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How Google Had Me Mistaken for a Bot

As trusted as Google is, and as infallible as it may sometimes seem, sometimes mistakes are made by Google’s services. In fact, a rather amusing error appeared in Google News recently. When Russian troops entered the former Soviet republic of Georgia, a story about it on Google News included a map that indicated that these Russian troops were actually in the American state of Georgia, and were located just west of Savannah and southeast of Atlanta. Although the error may have been corrected, it was not corrected before it was noticed by at least a few individuals, as you can see if you view this story about this error. There are times such as these that it is apparent that Google’s services need to have improvements made to their ability to analyze data to determine the context of data. And recently, when I was using Google’s search service, I found that it made the mistake of indicating that I was not a human.

In last fortnight’s entry here, I wrote about performing and preventing SQL injection attacks. After writing about that, I considered following up on that entry by writing about these attacks in greater depth. I thought of writing more about everything that one would perform in the process leading up to the SQL injection attack, rather than simply the SQL injection itself. So I decided to gain some practical experience with what may be involved in performing such attacks.

A step that is often performed when hacking is that of looking for potential targets that might have some sort of vulnerability. This activity is one that tends to have the word “war” prefixed to it, as phrases such as “wardialing”, “wardriving” and even “warflying” are often used to describe variations of this activity. And to look for websites that have login forms (through which SQL injection attacks can be attempted) Google can be used. To list websites that have login forms, one can enter a search query such as “inurl:login.php” into Google. This works because pages with login forms often have “login.php” or “login.asp” in their URLs. After I used this method for finding pages that have login forms, many results were returned. However, many of the sites returned in these results may not have had SQL injection vulnerabilities. So I then thought of a way of making it more likely that search results would contain pages that have these vulnerabilities.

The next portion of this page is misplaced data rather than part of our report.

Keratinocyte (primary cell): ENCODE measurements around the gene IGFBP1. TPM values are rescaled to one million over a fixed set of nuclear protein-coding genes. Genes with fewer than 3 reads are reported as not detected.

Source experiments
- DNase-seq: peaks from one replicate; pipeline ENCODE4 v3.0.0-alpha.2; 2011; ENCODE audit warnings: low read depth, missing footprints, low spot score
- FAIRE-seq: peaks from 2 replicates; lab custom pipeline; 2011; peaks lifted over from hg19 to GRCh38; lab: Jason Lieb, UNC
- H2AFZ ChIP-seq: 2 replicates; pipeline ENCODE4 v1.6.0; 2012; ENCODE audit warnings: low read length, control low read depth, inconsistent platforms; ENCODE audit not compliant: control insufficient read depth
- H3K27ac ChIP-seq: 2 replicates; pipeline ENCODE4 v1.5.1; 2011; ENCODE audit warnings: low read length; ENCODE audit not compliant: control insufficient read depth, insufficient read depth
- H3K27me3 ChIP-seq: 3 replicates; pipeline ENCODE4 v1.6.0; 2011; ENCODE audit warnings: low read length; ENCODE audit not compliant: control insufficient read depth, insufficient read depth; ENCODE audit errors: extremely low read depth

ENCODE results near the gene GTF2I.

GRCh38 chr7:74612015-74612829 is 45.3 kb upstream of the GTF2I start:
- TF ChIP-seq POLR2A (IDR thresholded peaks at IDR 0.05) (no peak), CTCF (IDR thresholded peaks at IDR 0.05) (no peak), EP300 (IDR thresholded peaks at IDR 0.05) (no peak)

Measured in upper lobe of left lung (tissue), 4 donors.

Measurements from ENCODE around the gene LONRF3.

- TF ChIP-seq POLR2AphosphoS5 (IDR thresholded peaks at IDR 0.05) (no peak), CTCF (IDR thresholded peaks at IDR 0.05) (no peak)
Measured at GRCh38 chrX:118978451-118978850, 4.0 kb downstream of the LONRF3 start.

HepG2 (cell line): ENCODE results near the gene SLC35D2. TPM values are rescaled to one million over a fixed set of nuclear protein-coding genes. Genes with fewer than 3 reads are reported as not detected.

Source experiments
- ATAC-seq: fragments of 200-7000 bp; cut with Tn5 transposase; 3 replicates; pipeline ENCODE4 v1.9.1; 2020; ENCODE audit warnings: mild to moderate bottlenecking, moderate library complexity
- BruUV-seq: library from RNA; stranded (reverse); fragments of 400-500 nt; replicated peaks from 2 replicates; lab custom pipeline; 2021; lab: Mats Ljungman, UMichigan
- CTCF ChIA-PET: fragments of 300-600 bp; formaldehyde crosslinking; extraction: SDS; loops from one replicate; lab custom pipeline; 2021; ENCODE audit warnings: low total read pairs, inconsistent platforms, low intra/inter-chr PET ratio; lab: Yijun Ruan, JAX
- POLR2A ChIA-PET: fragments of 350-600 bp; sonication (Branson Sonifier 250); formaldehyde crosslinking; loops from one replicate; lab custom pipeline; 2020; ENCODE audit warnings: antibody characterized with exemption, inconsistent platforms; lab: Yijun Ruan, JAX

The idea that I had for increasing the probability of finding sites with such vulnerabilities was based on this assumption: Websites that have these vulnerabilities are unlikely to be listed in the first pages of Google’s search results. Websites that would be more likely to be ranked before others when Google searches are performed may be more likely to have the measures needed to prevent SQL injection attacks implemented. Therefore, after displaying the first few pages of results after submitting the search query, I decided to bring up the tenth page of results, and then I brought up the nineteenth page of results. Then I received an error saying that my search query looked “similar to automated requests from a computer virus or spyware application.” Google thought that I was a bot. And so if you click here to perform a Google search similar to the one that I performed, you can convince Google that you are a bot as well.

I recall hearing about others finding that something like this happened to them. However, I had never experienced anything like this myself. I was not trying to pass or fail a reverse Turing test, and Google gave me a result that was unexpected and, of course, inaccurate. Some may find it interesting that I am writing something that may seem critical of Google near Google’s tenth anniversary. However, I did use Google in trying to find websites with a certain characteristic. And that is one of many tasks that I would always use Google to perform.